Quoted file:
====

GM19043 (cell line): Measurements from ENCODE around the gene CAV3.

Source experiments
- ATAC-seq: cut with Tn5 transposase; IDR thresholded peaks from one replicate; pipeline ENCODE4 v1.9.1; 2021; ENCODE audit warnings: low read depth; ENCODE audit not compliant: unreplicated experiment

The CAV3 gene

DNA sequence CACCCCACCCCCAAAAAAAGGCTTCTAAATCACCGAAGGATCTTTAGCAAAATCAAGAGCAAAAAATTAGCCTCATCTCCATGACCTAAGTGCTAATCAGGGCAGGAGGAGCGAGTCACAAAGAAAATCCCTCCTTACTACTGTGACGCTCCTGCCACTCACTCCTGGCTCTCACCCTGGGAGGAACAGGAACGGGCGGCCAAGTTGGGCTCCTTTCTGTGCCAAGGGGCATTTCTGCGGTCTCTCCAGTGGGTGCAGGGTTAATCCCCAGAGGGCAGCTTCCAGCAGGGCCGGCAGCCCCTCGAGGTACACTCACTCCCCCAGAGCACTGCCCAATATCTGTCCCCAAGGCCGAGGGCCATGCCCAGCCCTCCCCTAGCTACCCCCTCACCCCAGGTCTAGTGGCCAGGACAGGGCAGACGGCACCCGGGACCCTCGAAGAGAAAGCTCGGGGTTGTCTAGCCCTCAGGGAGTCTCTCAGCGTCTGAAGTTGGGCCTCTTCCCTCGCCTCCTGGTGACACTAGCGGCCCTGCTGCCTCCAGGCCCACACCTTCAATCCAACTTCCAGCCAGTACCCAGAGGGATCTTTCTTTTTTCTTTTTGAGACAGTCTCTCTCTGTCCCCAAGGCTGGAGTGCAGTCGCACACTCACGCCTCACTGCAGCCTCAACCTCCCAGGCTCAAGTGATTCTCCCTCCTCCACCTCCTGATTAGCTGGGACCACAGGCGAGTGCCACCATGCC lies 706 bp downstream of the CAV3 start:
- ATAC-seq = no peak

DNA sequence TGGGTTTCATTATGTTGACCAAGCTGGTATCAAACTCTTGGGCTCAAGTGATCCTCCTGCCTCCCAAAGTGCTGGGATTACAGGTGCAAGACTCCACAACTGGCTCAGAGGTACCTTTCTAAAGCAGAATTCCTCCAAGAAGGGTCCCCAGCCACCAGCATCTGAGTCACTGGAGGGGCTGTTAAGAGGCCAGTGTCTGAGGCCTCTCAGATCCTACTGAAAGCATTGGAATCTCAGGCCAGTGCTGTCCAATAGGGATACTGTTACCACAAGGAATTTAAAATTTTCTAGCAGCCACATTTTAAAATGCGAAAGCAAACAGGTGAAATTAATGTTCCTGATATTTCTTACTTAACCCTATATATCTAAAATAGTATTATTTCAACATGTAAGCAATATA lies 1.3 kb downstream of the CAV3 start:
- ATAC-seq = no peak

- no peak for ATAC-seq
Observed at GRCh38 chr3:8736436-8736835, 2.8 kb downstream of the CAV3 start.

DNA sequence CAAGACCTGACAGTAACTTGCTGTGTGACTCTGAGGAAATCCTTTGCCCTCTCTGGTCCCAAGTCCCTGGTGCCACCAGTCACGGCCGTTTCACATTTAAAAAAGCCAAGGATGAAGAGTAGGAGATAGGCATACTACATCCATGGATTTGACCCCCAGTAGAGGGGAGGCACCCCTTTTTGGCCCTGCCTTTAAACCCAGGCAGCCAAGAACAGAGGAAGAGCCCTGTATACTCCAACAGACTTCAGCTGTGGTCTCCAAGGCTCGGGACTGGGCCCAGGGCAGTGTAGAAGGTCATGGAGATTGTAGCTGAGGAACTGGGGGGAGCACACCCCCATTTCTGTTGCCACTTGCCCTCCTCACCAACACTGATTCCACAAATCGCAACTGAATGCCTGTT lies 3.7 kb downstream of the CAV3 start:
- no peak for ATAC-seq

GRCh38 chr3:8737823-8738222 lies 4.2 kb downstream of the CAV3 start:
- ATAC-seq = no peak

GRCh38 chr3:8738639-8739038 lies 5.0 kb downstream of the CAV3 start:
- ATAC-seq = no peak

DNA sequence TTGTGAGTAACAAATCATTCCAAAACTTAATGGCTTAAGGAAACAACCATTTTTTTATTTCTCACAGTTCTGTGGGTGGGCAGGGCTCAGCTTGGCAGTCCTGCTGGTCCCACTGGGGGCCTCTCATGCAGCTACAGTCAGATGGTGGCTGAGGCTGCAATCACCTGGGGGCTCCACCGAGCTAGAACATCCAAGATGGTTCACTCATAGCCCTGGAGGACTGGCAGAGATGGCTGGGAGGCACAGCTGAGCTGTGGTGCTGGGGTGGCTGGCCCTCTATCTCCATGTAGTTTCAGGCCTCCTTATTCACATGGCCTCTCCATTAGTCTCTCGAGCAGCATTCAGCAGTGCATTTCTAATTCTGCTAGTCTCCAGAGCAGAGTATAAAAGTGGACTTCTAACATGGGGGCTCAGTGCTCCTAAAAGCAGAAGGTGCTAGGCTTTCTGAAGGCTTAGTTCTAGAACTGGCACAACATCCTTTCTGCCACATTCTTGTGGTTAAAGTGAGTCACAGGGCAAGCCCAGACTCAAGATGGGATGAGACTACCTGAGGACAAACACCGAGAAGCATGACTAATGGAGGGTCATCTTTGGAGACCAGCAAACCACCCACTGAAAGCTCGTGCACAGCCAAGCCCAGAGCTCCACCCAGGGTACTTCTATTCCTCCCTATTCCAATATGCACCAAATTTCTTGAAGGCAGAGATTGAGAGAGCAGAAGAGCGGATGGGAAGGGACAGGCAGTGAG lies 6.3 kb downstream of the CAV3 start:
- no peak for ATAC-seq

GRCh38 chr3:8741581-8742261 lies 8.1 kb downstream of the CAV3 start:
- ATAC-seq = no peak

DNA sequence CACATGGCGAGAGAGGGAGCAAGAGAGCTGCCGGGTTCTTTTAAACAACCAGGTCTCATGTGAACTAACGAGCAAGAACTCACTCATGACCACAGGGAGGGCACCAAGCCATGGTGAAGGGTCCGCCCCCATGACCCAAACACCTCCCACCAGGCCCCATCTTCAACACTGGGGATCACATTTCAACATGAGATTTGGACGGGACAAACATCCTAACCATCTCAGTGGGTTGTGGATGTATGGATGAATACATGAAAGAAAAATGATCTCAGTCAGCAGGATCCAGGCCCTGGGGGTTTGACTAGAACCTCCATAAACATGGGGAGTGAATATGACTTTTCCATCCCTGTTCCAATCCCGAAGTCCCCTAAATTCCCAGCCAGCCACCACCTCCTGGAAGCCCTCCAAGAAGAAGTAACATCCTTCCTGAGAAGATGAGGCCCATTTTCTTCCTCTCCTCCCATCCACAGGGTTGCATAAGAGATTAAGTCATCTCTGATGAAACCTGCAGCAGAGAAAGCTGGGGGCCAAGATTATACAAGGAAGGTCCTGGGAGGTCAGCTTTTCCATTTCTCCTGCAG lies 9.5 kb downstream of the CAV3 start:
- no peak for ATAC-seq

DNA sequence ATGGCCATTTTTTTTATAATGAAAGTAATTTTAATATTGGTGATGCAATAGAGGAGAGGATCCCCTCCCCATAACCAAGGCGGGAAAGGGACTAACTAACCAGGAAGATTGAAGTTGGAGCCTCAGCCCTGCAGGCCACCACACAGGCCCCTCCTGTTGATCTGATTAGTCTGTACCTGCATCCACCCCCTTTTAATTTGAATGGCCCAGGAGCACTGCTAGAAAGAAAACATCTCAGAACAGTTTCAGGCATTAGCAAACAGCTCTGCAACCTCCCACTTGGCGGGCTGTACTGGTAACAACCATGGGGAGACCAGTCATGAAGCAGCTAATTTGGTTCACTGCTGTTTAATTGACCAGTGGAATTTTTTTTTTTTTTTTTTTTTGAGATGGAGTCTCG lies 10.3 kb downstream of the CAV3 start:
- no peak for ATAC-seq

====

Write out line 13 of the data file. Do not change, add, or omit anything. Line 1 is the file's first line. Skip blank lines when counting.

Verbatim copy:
GRCh38 chr3:8737823-8738222 lies 4.2 kb downstream of the CAV3 start: